An aquatic plant is a term used to describe vegetation that grows in water. These plants are often referred to as ‘macrophytes’. There are three types of macrophytes:
- Submerged macrophytes -
plants that never grow above the surface of the water, e.g. oxygen weed
- Emergent macrophytes -
plants that can grow above the surface of the water and are often seen growing along the sides of waterways, e.g. water cress
- Floating macrophytes –
plants that do not grow out of the ground but float on the surface of the water; usually only found in slow flowing areas such as ponds or the side of streams, e.g. duck weed
- Algae is also another type of plant likely to be found in waterways. These plants are membrane-bound nuclei one-celled or multicellular plants without true stems, roots or leaves. Algae may be attached to structures, rocks or other submerged surfaces and provide food for fish and small aquatic animals.
Why are aquatic plants measured?
Native macrophytes and algae play an important role in the ecosystem of a stream, providing both habitat and food for aquatic animals.
Additionally macrophytes and algae produce oxygen during sunlight hours, and use up oxygen during the night hours. As a consequence this affects the level of dissolved oxygen in the water over the course of a twenty-four hour period. Macrophytes and algae are dependent on sunlight and the amount of nutrients in the water for growth. Some plants will die down over winter, whereas others will continue to grow throughout the whole year.
Because of the effect they can have on the environment of a stream, it is important to monitor both macrophytes and algae as some introduced species of macrophyte are classified as noxious weeds, for example, egeria. (Provide link here to Styx Newsletter Issue 4 February 2001 - Invader from the North Island story) Whether native, or introduced, excessive filamentous algae, or macrophyte growth, can become a problem as it is usually fast growing and difficult to eradicate. Such growth can quickly choke a waterway restricting the movement of fish, slowing water velocity and lowering dissolved oxygen levels in the water. It is often the cause of significant recreational, ecological and drainage problems. Therefore large algal blooms are usually regarded as an indication of stream degradation.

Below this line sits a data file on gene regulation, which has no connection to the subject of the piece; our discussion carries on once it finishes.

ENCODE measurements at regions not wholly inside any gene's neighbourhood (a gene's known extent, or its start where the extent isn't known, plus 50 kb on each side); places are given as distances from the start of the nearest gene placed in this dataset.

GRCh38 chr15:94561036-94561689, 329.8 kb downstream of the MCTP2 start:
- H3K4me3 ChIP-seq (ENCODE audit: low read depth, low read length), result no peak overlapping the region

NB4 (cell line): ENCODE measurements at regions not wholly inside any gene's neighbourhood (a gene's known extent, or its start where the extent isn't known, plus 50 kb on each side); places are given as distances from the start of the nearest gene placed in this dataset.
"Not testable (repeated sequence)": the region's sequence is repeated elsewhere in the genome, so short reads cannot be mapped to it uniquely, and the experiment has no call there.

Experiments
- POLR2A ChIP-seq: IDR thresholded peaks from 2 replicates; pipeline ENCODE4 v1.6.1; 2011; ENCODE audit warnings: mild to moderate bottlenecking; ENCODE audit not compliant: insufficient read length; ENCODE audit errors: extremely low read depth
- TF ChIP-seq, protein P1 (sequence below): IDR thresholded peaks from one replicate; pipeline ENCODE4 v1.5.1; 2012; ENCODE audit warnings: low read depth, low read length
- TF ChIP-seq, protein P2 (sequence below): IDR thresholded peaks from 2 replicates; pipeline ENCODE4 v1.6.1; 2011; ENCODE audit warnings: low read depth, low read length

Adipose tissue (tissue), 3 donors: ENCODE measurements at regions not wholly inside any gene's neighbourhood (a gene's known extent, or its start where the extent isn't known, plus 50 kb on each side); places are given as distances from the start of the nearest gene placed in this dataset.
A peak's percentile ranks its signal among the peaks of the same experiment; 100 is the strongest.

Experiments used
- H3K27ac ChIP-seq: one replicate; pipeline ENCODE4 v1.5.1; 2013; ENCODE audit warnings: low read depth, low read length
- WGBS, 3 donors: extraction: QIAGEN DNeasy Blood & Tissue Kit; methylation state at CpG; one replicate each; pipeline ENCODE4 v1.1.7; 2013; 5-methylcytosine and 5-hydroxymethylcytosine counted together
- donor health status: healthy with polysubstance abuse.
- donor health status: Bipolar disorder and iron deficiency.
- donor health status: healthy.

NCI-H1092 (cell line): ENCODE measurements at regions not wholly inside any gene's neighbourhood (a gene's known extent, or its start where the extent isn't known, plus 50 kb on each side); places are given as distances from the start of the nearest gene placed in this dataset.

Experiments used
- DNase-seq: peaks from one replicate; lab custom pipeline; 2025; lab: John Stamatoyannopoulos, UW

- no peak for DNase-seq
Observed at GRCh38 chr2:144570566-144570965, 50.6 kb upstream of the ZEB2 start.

The variety of aquatic plants is determined visually using a system known as the “Wolman Walk”. This method is also used when collecting data regarding Streambed Substrate, and it is therefore possible to record both types of information during the one data collecting “Walk”.
As the purpose of collecting data is to observe changes in aquatic vegetation, it is important to ensure that the exact same site is used on each occasion monitoring takes place. This can be done either by using a GPS unit to ensure accuracy of location or by marking out the site with marker pegs. Photographs of landmarks taken on earlier visits can also assist in ensuring that data is being collected from the same site each monitoring visit.
- Working in pairs, one person enters the stream at the downstream boundary of the predetermined 10 metre monitoring site.
- This person begins to wade upstream in a zigzag pattern stopping at every second step to observe any aquatic plant growth that may be in the vicinity of the big toe of the right foot.
- It is possible to record more than one organism category at any one point; for example, filamentous algae may be found growing on a submerged macrophyte. In such a case the presence of both aquatic plants is recorded.
- Using the categories as listed in the list below the relevant type of vegetation is relayed verbally to the second person located on the bank of the stream and that person is responsible for recording the data.
The aim is to take about 200 steps across the 10 metre site, resulting in 100 recordings being taken.
- On reaching the 10 metre peg count up the number of recordings made. If the recordings total more, or less, than 100, convert the result to a percentage of 100.
Organic Type of Aquatic Plant & their Size Categories
Long, thin strands, about the thickness of human hair
An obvious, thick slimy layer over the surface of the stream bed
Generally small and low growing, attached to stones
Only growing within the water column, never above the surface of the water
Species growing above the surface of the water, often growing out from the stream margins